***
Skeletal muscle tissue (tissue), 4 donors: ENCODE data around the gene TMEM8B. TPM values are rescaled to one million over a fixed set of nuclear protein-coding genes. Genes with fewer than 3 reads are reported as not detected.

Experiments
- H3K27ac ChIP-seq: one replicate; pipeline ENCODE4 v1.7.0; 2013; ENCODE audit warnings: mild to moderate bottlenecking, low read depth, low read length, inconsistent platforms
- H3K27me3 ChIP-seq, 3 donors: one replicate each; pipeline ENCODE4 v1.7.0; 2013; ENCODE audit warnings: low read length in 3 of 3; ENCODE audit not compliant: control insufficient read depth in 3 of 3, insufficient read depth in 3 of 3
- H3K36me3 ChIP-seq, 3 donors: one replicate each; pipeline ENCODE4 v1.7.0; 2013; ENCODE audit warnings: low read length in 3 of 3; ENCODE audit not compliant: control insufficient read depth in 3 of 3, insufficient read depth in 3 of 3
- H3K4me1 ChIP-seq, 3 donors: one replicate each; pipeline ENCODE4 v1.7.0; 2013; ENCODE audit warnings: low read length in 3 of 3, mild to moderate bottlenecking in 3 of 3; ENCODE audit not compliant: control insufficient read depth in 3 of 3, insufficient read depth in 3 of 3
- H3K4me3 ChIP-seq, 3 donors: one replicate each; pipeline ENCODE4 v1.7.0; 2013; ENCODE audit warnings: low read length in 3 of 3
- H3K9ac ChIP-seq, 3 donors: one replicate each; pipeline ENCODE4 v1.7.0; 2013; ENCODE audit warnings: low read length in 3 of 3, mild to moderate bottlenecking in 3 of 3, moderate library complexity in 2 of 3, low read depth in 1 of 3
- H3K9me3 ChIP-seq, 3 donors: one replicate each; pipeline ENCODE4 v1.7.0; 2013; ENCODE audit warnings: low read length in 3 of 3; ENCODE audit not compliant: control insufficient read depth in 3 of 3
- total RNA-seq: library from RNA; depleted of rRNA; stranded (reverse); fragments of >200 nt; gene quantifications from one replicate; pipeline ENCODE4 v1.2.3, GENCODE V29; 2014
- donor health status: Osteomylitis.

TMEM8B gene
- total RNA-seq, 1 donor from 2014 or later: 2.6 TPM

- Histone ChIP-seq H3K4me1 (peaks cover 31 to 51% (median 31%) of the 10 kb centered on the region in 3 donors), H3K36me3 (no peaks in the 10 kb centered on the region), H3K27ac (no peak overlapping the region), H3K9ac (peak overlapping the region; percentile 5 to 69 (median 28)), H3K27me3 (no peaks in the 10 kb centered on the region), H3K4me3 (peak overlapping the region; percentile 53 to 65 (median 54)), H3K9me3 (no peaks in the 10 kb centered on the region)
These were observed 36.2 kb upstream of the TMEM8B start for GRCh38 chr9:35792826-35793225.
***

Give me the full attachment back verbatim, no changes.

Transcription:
Skeletal muscle tissue (tissue), 4 donors: ENCODE data around the gene TMEM8B. TPM values are rescaled to one million over a fixed set of nuclear protein-coding genes. Genes with fewer than 3 reads are reported as not detected.

Experiments
- H3K27ac ChIP-seq: one replicate; pipeline ENCODE4 v1.7.0; 2013; ENCODE audit warnings: mild to moderate bottlenecking, low read depth, low read length, inconsistent platforms
- H3K27me3 ChIP-seq, 3 donors: one replicate each; pipeline ENCODE4 v1.7.0; 2013; ENCODE audit warnings: low read length in 3 of 3; ENCODE audit not compliant: control insufficient read depth in 3 of 3, insufficient read depth in 3 of 3
- H3K36me3 ChIP-seq, 3 donors: one replicate each; pipeline ENCODE4 v1.7.0; 2013; ENCODE audit warnings: low read length in 3 of 3; ENCODE audit not compliant: control insufficient read depth in 3 of 3, insufficient read depth in 3 of 3
- H3K4me1 ChIP-seq, 3 donors: one replicate each; pipeline ENCODE4 v1.7.0; 2013; ENCODE audit warnings: low read length in 3 of 3, mild to moderate bottlenecking in 3 of 3; ENCODE audit not compliant: control insufficient read depth in 3 of 3, insufficient read depth in 3 of 3
- H3K4me3 ChIP-seq, 3 donors: one replicate each; pipeline ENCODE4 v1.7.0; 2013; ENCODE audit warnings: low read length in 3 of 3
- H3K9ac ChIP-seq, 3 donors: one replicate each; pipeline ENCODE4 v1.7.0; 2013; ENCODE audit warnings: low read length in 3 of 3, mild to moderate bottlenecking in 3 of 3, moderate library complexity in 2 of 3, low read depth in 1 of 3
- H3K9me3 ChIP-seq, 3 donors: one replicate each; pipeline ENCODE4 v1.7.0; 2013; ENCODE audit warnings: low read length in 3 of 3; ENCODE audit not compliant: control insufficient read depth in 3 of 3
- total RNA-seq: library from RNA; depleted of rRNA; stranded (reverse); fragments of >200 nt; gene quantifications from one replicate; pipeline ENCODE4 v1.2.3, GENCODE V29; 2014
- donor health status: Osteomylitis.

TMEM8B gene
- total RNA-seq, 1 donor from 2014 or later: 2.6 TPM

- Histone ChIP-seq H3K4me1 (peaks cover 31 to 51% (median 31%) of the 10 kb centered on the region in 3 donors), H3K36me3 (no peaks in the 10 kb centered on the region), H3K27ac (no peak overlapping the region), H3K9ac (peak overlapping the region; percentile 5 to 69 (median 28)), H3K27me3 (no peaks in the 10 kb centered on the region), H3K4me3 (peak overlapping the region; percentile 53 to 65 (median 54)), H3K9me3 (no peaks in the 10 kb centered on the region)
These were observed 36.2 kb upstream of the TMEM8B start for GRCh38 chr9:35792826-35793225.